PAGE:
Evie has been yanked out of her home in Miami, where her friends and Abuela are, and transplanted in rural Iceland by her father.  Stuck in a world with cold summers and a night that never grows dark, she feels disconnected.  But then she discovers a near magical cherry orchid that inspires her to create the most amazing paintings and causes her to meet Oskar.

Oskar has every reason to despise Americans.  It was an American tourist who caused the accident where his family were killed.  Five years later, Oskar hasn't been able to get over the loss and it has afflicted him with a stutter that he self-medicates with marijuana.  But despite her nationality, there's something about Evie that draws him close:  her paintings.  She has somehow drawn pictures of his family and of events from his childhood that she could not possibly have known about.  He is obsessed with finding out why.

Embarrassed by his speech problems, he stays mute around her and she  in turn misinterprets this as a language barrier.  Liberated by the idea that he can't understand her, she opens up and freely confesses her innermost thoughts -- her anger at her mother, her longing for her Abuela back in Miami, and her loneliness.  The more she confides, the more Oskar realizes he can't continue to let this go on.  He needs to come clean, but worries about what will happen when she learns the truth.

An extremely slow-paced and lyrical work full of unusual eclectic elements: Evie's Cuban heritage, Oskar's exotic mix of taciturn Scandinavian and pagan Scots, and touches of magic through the cherry trees.  The blurbs describe this as magical realism, but it isn't really that grandiose.  Instead, this is more a subtle supernatural element that enlivens but doesn't distract.  The characters are all quite memorable, but it is more of a study than a story.  The plot alludes to whole slew of plot points (e.g., forgiveness, mother-daughter conflict, intergenerational understanding, and coming of age) but the book is more of a mood piece and there's very little development.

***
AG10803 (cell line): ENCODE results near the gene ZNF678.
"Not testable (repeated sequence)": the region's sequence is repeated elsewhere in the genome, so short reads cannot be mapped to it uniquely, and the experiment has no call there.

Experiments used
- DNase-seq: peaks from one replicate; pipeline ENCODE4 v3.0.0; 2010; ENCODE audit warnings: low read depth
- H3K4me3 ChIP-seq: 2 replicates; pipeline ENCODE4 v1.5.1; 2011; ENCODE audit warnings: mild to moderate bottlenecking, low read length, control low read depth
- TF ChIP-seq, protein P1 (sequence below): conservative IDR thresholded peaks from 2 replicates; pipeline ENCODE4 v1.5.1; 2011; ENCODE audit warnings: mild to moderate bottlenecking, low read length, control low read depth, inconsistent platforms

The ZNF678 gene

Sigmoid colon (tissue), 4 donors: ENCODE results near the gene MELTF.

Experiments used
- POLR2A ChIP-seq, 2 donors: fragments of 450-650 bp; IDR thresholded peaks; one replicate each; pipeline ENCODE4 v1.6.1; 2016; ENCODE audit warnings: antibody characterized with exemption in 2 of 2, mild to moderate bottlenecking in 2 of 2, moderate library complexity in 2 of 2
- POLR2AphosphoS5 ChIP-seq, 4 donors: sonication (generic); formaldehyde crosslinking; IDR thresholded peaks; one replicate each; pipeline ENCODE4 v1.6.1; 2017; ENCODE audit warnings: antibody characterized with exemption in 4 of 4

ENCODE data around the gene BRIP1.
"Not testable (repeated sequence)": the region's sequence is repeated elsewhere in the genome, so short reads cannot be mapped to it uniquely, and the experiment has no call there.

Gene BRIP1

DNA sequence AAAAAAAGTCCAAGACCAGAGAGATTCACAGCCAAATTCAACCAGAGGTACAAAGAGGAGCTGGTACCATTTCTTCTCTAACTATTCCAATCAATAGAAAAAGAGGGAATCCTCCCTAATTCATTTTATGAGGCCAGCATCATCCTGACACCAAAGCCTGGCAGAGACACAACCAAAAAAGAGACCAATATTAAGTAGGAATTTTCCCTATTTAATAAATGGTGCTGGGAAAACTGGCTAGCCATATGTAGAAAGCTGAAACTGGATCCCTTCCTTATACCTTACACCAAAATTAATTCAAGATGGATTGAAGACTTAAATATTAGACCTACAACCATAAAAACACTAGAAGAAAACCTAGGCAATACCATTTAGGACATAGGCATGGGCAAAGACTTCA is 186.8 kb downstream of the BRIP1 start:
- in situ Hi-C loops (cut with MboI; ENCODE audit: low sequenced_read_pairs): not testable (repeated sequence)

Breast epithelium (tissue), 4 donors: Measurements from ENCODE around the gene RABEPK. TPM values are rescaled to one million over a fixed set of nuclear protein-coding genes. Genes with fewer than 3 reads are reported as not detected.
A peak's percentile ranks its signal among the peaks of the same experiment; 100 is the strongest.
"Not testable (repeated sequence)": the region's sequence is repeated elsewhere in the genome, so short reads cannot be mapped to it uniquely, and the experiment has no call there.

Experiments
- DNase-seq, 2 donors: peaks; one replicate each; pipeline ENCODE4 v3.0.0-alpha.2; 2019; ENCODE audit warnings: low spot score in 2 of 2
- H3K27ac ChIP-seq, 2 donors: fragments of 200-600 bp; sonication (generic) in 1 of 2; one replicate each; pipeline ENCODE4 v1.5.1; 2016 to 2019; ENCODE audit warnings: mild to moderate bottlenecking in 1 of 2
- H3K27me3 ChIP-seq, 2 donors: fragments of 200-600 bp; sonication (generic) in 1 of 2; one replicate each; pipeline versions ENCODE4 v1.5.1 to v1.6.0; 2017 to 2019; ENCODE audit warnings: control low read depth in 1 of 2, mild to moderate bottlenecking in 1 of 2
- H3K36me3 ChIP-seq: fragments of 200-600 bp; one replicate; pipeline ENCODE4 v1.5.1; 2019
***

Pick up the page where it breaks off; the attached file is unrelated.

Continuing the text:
Sunday, November 19, 2023

Lola at Last, by J C Peterson

Lola returns from a disastrous year in France, to where she was sent after a scandal last summer.  She's determined to regain her position as a queen bee at school.  Instead, goaded by her deletant ex-boyfriend, she nearly burns up her brother-in-law's yacht.  Threatened with arrest for her (unintentional!) act of arson, she is offered an alternative: spending the summer in a wilderness program for young women.  Lola, whose idea of roughing it would be being seen in public in drug store make-up, is horrified.  But given the alternative, she reluctantly accepts her fate.

It's very rough going.  Lola is a mean girl and a terrible snob.  Unaccustomed to having to face consequences or take responsibility for herself, she's singularly unprepared for hiking nature trails.  So, she stumbles from one bad move to another, alienating everyone around her until she has no one left.  Forced to finally owns up to her situation, she manages to navigate her redemption.  Part of that involves shedding her toxic former friends and ex-boyfriend and finding new (and healthier) relationships.  Reconciling with her twin sister is also part of the equation.